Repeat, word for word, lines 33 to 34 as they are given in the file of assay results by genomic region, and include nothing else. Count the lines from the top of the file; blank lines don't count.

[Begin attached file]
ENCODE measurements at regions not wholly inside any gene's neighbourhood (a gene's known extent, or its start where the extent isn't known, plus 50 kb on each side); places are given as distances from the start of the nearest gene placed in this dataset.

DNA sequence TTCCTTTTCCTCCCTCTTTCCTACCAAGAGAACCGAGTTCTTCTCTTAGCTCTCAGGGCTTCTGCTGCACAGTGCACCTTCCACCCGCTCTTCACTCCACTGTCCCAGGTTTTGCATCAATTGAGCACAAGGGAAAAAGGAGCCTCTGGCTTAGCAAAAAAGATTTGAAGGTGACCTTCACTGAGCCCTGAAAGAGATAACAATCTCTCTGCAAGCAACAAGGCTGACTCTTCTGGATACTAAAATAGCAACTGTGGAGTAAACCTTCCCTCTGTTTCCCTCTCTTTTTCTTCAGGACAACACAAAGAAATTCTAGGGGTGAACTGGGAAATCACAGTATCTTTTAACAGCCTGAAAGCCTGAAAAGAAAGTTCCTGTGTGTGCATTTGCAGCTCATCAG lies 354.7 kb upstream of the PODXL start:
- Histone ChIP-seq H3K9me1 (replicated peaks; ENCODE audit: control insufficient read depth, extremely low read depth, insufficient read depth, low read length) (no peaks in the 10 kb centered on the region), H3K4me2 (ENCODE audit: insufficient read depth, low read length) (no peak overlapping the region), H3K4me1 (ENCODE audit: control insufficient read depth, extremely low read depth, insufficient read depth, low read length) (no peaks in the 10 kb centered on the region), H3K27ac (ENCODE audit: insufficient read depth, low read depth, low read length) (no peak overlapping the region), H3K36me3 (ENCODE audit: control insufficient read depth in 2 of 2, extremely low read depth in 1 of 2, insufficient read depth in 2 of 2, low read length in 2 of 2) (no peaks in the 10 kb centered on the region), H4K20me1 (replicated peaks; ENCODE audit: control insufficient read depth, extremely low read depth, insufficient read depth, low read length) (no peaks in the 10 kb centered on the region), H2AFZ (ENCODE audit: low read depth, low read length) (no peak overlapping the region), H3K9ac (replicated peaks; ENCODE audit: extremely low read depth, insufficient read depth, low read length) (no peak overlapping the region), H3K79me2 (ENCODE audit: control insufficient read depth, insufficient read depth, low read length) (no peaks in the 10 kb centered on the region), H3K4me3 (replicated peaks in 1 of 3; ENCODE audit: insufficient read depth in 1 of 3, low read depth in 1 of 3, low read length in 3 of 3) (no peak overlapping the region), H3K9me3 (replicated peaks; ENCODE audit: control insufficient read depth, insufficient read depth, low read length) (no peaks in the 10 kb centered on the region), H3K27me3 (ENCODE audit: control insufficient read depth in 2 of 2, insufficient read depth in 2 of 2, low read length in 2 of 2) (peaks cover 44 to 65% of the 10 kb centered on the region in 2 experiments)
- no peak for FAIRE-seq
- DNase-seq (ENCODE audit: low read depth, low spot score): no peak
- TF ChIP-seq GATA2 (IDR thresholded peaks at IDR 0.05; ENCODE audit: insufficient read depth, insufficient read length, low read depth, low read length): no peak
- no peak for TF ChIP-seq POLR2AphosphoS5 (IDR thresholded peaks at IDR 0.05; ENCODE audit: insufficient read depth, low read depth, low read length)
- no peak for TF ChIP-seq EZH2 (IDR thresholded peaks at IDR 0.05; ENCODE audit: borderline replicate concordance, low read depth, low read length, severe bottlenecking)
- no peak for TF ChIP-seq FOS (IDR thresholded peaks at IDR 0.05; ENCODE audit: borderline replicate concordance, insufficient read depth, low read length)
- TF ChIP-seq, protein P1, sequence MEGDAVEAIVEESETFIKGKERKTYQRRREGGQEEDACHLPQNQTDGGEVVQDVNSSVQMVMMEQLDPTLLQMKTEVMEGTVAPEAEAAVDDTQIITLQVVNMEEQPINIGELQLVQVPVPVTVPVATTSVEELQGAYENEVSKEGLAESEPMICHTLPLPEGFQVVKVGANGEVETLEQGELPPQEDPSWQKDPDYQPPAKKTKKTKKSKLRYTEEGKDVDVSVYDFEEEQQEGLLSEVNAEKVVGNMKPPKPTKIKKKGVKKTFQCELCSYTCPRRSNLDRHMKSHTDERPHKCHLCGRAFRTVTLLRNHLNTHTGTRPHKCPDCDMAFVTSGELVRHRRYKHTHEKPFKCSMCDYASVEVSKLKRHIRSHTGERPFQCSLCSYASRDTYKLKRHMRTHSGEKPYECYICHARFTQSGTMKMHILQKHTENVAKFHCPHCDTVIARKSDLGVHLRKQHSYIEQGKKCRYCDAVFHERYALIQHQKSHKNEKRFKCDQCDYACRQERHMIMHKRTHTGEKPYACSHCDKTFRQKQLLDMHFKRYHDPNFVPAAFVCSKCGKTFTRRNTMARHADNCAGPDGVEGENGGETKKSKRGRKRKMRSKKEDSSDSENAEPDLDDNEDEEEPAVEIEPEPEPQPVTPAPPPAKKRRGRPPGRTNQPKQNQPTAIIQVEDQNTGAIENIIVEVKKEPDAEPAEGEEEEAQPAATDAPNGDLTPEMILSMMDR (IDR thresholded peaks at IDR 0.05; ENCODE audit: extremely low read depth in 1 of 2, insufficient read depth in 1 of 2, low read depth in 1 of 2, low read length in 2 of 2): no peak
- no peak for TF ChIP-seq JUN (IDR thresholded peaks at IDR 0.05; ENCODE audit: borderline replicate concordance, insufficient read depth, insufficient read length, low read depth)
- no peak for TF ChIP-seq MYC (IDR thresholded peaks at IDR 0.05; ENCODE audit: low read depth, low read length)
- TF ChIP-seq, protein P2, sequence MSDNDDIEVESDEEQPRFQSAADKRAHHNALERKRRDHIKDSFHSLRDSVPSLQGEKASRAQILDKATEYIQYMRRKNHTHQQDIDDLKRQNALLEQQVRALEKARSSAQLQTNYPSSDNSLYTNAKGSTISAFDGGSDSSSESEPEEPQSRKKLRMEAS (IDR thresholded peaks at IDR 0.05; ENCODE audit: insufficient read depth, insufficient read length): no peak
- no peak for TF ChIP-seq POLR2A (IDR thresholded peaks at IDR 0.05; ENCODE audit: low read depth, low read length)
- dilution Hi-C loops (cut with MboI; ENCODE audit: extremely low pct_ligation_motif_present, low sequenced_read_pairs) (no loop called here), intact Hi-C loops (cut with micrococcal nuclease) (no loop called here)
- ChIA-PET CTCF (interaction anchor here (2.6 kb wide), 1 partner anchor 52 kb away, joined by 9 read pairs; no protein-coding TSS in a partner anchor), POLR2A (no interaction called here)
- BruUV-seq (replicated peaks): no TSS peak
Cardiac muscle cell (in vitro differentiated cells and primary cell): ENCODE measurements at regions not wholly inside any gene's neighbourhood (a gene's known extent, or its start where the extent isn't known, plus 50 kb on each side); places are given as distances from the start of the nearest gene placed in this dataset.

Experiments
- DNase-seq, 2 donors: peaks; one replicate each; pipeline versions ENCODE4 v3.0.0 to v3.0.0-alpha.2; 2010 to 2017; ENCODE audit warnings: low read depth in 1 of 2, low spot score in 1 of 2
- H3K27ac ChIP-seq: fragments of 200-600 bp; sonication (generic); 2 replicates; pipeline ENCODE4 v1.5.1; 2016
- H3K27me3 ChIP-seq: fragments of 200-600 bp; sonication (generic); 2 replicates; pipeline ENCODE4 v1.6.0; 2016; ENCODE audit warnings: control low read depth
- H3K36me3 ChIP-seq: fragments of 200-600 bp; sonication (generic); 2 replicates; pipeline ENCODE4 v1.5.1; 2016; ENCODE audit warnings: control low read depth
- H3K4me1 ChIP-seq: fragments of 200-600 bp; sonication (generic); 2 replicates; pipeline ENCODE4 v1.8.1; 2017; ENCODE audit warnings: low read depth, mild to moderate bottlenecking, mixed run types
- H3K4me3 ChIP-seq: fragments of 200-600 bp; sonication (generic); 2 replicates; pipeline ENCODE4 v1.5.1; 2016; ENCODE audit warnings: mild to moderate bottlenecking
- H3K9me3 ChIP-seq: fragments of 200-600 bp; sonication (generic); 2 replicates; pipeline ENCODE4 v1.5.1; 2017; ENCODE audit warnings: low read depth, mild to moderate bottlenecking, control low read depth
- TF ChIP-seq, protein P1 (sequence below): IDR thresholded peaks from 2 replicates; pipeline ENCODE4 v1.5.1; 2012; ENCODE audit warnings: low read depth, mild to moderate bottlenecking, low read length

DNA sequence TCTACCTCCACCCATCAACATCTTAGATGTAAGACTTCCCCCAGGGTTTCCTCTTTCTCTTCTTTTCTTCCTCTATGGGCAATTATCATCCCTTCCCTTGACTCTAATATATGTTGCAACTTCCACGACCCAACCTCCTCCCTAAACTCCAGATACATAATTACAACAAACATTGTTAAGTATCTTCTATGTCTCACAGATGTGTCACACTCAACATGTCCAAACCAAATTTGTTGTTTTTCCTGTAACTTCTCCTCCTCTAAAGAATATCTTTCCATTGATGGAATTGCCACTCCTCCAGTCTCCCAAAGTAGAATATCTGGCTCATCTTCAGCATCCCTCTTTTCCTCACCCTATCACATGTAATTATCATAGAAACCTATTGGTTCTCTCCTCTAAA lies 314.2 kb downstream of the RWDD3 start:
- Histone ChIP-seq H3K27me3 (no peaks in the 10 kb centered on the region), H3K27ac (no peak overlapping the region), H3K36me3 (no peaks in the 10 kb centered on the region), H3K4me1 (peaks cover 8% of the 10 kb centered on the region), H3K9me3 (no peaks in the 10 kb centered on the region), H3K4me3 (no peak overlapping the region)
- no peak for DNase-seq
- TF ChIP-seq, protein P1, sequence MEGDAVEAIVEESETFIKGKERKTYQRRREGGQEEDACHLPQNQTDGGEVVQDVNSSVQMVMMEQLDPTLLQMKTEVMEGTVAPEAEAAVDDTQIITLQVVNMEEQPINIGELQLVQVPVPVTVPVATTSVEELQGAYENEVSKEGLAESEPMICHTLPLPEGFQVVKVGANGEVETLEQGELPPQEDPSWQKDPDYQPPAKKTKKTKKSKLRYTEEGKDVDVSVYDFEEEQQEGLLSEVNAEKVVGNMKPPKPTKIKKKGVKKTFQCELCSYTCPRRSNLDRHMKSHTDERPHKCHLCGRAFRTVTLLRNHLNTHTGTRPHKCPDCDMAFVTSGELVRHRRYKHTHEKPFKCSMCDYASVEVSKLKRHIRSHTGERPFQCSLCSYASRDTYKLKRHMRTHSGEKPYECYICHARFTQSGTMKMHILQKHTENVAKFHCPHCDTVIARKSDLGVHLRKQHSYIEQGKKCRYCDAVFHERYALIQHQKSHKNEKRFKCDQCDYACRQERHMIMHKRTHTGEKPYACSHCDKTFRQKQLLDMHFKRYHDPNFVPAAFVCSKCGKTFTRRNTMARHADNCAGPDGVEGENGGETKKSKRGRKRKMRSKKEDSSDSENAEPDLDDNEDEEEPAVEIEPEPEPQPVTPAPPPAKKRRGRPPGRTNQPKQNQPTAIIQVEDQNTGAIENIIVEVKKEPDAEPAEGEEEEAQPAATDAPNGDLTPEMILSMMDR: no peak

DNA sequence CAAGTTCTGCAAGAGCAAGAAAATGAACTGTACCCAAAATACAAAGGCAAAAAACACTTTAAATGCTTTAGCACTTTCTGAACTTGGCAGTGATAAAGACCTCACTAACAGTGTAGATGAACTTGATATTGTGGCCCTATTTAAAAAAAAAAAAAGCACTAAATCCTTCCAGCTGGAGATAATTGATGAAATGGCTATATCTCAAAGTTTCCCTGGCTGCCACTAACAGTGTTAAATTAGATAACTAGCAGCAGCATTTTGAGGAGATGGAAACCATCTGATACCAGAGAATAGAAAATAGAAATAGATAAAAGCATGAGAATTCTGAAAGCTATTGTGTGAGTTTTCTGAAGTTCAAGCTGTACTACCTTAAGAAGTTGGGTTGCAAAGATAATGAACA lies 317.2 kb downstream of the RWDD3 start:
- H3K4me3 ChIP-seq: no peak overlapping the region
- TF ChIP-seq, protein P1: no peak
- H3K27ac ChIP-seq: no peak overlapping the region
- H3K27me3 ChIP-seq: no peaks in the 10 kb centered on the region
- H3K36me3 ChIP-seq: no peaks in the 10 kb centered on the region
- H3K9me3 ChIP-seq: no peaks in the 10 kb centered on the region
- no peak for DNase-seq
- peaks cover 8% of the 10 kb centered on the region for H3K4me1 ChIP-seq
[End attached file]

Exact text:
- H3K4me3 ChIP-seq: no peak overlapping the region
- TF ChIP-seq, protein P1: no peak